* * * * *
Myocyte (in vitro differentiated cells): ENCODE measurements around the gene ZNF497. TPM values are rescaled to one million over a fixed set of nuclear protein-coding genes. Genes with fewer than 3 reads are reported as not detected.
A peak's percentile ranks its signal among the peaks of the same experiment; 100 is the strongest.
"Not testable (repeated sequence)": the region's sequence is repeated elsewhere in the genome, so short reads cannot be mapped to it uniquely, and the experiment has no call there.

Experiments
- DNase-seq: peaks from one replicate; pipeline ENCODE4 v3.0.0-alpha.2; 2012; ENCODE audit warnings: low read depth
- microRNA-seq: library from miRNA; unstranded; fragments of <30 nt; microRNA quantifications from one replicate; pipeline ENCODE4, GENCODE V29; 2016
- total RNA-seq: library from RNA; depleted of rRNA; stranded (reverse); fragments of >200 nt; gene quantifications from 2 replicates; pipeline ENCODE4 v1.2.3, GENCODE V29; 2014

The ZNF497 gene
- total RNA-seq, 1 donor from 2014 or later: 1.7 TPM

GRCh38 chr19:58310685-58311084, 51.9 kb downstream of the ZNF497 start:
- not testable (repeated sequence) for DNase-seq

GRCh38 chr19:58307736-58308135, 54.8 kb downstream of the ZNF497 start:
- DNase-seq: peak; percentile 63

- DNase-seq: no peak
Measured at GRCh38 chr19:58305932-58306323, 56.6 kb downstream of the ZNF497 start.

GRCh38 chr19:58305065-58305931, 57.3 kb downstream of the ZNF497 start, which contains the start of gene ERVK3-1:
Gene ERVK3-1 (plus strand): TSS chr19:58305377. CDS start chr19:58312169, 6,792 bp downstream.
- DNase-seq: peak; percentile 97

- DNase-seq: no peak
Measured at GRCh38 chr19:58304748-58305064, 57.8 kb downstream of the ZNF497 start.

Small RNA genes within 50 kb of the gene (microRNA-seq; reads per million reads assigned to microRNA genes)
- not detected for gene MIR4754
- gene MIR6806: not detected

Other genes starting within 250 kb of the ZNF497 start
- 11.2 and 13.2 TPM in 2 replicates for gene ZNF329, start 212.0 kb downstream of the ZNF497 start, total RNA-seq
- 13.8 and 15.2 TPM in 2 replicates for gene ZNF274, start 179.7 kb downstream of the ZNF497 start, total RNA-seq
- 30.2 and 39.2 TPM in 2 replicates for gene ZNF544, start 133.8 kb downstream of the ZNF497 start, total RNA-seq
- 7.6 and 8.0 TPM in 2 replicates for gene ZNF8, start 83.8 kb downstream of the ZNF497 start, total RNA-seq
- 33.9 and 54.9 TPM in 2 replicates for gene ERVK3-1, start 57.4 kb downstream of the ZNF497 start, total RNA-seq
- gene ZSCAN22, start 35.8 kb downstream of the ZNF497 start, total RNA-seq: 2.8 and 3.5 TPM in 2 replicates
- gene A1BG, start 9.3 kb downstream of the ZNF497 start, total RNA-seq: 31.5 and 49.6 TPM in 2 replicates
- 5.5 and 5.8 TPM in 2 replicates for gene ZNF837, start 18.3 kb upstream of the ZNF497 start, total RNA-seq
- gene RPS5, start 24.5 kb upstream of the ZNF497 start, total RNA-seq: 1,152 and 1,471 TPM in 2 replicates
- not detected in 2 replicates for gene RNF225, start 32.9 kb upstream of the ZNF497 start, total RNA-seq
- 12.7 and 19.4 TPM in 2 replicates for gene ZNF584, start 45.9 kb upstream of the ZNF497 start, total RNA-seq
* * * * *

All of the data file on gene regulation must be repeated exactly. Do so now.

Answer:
Myocyte (in vitro differentiated cells): ENCODE measurements around the gene ZNF497. TPM values are rescaled to one million over a fixed set of nuclear protein-coding genes. Genes with fewer than 3 reads are reported as not detected.
A peak's percentile ranks its signal among the peaks of the same experiment; 100 is the strongest.
"Not testable (repeated sequence)": the region's sequence is repeated elsewhere in the genome, so short reads cannot be mapped to it uniquely, and the experiment has no call there.

Experiments
- DNase-seq: peaks from one replicate; pipeline ENCODE4 v3.0.0-alpha.2; 2012; ENCODE audit warnings: low read depth
- microRNA-seq: library from miRNA; unstranded; fragments of <30 nt; microRNA quantifications from one replicate; pipeline ENCODE4, GENCODE V29; 2016
- total RNA-seq: library from RNA; depleted of rRNA; stranded (reverse); fragments of >200 nt; gene quantifications from 2 replicates; pipeline ENCODE4 v1.2.3, GENCODE V29; 2014

The ZNF497 gene
- total RNA-seq, 1 donor from 2014 or later: 1.7 TPM

GRCh38 chr19:58310685-58311084, 51.9 kb downstream of the ZNF497 start:
- not testable (repeated sequence) for DNase-seq

GRCh38 chr19:58307736-58308135, 54.8 kb downstream of the ZNF497 start:
- DNase-seq: peak; percentile 63

- DNase-seq: no peak
Measured at GRCh38 chr19:58305932-58306323, 56.6 kb downstream of the ZNF497 start.

GRCh38 chr19:58305065-58305931, 57.3 kb downstream of the ZNF497 start, which contains the start of gene ERVK3-1:
Gene ERVK3-1 (plus strand): TSS chr19:58305377. CDS start chr19:58312169, 6,792 bp downstream.
- DNase-seq: peak; percentile 97

- DNase-seq: no peak
Measured at GRCh38 chr19:58304748-58305064, 57.8 kb downstream of the ZNF497 start.

Small RNA genes within 50 kb of the gene (microRNA-seq; reads per million reads assigned to microRNA genes)
- not detected for gene MIR4754
- gene MIR6806: not detected

Other genes starting within 250 kb of the ZNF497 start
- 11.2 and 13.2 TPM in 2 replicates for gene ZNF329, start 212.0 kb downstream of the ZNF497 start, total RNA-seq
- 13.8 and 15.2 TPM in 2 replicates for gene ZNF274, start 179.7 kb downstream of the ZNF497 start, total RNA-seq
- 30.2 and 39.2 TPM in 2 replicates for gene ZNF544, start 133.8 kb downstream of the ZNF497 start, total RNA-seq
- 7.6 and 8.0 TPM in 2 replicates for gene ZNF8, start 83.8 kb downstream of the ZNF497 start, total RNA-seq
- 33.9 and 54.9 TPM in 2 replicates for gene ERVK3-1, start 57.4 kb downstream of the ZNF497 start, total RNA-seq
- gene ZSCAN22, start 35.8 kb downstream of the ZNF497 start, total RNA-seq: 2.8 and 3.5 TPM in 2 replicates
- gene A1BG, start 9.3 kb downstream of the ZNF497 start, total RNA-seq: 31.5 and 49.6 TPM in 2 replicates
- 5.5 and 5.8 TPM in 2 replicates for gene ZNF837, start 18.3 kb upstream of the ZNF497 start, total RNA-seq
- gene RPS5, start 24.5 kb upstream of the ZNF497 start, total RNA-seq: 1,152 and 1,471 TPM in 2 replicates
- not detected in 2 replicates for gene RNF225, start 32.9 kb upstream of the ZNF497 start, total RNA-seq
- 12.7 and 19.4 TPM in 2 replicates for gene ZNF584, start 45.9 kb upstream of the ZNF497 start, total RNA-seq